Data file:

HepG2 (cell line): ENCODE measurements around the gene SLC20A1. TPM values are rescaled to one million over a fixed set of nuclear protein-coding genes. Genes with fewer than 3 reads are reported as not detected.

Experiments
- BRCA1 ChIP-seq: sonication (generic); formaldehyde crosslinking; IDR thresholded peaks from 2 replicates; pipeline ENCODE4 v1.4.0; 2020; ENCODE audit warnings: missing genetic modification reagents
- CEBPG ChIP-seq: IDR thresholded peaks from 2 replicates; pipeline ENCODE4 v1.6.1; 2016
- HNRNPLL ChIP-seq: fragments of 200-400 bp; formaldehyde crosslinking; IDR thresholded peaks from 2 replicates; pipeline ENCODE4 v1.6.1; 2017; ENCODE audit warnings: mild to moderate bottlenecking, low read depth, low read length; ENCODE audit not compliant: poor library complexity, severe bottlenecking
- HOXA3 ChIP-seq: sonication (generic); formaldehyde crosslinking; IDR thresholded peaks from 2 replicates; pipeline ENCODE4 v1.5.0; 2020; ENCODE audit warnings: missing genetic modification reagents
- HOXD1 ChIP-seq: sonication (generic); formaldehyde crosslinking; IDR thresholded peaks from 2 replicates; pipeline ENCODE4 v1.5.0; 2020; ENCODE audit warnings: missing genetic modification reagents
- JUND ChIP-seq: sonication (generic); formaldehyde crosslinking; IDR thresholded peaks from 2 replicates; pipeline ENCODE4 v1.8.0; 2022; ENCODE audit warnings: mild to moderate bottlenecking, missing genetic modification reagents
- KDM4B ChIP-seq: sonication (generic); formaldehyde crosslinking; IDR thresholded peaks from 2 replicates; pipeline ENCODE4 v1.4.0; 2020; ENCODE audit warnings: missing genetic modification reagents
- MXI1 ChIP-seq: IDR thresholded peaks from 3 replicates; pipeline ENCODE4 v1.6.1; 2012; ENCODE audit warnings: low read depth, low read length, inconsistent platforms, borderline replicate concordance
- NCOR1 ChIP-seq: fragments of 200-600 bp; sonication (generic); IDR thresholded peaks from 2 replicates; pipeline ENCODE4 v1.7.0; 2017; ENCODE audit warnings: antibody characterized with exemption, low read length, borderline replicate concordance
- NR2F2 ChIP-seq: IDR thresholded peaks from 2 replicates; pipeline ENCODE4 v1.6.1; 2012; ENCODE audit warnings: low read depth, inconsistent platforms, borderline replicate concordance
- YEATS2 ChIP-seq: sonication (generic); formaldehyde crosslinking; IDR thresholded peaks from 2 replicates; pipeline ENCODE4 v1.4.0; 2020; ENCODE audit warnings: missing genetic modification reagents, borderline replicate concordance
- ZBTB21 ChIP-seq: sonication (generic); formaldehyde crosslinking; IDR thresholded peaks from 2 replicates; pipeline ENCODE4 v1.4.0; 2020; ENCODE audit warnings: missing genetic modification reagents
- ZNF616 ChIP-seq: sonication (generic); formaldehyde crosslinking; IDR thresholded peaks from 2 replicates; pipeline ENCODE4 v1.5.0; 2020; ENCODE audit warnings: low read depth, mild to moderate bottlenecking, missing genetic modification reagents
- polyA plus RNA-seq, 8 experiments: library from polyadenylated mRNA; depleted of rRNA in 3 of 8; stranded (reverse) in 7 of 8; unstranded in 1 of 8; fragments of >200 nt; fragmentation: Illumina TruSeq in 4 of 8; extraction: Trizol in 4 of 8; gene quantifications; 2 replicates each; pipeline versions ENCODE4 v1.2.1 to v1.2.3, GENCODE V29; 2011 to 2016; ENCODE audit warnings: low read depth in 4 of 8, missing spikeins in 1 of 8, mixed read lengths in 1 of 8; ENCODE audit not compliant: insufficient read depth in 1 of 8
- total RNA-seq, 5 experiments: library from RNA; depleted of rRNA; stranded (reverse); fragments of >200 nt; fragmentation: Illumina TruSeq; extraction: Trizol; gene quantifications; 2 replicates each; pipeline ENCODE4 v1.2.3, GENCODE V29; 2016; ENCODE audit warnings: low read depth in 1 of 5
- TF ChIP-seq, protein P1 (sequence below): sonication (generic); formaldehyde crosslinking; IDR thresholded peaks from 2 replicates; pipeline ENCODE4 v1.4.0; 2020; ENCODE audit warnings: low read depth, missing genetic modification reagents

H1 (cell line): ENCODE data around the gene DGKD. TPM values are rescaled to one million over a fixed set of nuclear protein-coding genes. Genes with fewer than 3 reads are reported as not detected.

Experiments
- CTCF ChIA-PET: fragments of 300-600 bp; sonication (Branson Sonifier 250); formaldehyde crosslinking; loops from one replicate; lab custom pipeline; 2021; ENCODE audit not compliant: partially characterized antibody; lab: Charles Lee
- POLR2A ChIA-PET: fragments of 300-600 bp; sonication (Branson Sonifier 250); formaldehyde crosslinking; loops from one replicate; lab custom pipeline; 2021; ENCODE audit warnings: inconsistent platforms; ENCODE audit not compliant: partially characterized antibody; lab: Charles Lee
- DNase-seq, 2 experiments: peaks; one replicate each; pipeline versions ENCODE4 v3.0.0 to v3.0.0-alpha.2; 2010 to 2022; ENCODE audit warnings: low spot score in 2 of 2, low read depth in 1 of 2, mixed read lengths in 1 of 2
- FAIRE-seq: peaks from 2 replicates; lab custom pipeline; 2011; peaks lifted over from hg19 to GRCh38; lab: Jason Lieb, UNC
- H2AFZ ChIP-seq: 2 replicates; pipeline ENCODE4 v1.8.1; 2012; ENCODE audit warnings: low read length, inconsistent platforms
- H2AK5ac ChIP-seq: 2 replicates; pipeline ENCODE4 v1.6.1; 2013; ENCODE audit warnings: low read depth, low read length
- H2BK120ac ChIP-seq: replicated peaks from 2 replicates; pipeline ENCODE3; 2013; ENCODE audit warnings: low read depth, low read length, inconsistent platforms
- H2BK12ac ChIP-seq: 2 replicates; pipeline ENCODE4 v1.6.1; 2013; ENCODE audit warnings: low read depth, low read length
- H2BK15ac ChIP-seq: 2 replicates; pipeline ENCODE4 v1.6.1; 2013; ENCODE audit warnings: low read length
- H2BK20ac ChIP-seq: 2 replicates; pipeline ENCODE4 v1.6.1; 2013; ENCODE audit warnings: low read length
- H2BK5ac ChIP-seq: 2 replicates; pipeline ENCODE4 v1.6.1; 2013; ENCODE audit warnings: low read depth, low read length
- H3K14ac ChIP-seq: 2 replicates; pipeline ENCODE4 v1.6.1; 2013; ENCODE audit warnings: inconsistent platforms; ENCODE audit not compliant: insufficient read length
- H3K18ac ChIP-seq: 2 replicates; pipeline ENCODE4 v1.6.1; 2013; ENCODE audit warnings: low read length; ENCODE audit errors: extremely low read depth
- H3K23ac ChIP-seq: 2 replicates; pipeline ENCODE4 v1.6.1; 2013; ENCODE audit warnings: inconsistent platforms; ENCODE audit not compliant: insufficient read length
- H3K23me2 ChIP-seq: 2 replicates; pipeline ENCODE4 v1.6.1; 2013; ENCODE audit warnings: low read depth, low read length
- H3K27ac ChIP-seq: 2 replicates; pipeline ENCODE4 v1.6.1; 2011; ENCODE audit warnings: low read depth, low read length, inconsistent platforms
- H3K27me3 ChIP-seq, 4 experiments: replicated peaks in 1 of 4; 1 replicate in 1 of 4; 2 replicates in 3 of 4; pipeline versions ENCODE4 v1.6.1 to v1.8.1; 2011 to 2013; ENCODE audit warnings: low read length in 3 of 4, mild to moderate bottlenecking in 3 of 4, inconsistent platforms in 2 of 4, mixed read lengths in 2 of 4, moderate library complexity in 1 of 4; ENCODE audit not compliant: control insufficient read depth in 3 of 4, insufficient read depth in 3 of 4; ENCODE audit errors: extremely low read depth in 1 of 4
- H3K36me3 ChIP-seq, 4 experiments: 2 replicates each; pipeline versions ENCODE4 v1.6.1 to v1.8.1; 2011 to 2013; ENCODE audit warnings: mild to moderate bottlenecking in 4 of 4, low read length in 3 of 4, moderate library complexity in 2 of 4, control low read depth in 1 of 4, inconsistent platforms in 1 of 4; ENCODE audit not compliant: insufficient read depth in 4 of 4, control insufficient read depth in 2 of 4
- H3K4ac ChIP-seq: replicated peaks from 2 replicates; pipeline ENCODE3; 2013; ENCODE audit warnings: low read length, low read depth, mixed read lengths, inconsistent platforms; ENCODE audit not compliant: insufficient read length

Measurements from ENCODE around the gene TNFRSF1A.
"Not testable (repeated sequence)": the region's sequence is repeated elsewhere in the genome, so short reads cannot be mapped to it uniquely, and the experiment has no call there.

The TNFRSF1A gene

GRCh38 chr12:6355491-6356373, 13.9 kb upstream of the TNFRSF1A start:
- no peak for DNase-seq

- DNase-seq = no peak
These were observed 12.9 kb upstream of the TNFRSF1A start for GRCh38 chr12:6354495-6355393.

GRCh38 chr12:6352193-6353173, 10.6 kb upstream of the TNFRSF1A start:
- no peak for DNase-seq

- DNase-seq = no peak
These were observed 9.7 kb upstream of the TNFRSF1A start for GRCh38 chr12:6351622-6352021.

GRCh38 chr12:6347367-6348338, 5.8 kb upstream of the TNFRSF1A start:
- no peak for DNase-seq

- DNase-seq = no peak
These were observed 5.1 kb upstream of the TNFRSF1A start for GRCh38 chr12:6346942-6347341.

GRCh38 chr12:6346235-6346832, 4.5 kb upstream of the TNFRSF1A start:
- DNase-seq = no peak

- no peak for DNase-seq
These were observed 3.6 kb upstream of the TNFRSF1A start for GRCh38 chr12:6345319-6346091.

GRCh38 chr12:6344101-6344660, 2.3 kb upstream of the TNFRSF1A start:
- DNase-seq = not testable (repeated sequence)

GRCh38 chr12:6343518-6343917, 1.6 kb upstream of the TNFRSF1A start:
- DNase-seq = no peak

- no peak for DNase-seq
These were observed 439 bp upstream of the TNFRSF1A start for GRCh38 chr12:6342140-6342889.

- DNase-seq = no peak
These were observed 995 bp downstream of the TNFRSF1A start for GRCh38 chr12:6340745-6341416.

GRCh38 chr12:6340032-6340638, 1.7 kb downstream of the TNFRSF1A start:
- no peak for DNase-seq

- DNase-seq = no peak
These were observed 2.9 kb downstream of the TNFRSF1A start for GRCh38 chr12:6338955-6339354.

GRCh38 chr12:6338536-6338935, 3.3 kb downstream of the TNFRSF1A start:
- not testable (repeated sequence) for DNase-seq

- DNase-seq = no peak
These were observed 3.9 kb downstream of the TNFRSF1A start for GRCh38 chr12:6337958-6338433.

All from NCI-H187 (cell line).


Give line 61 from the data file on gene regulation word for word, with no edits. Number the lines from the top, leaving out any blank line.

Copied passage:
GRCh38 chr12:6343518-6343917, 1.6 kb upstream of the TNFRSF1A start: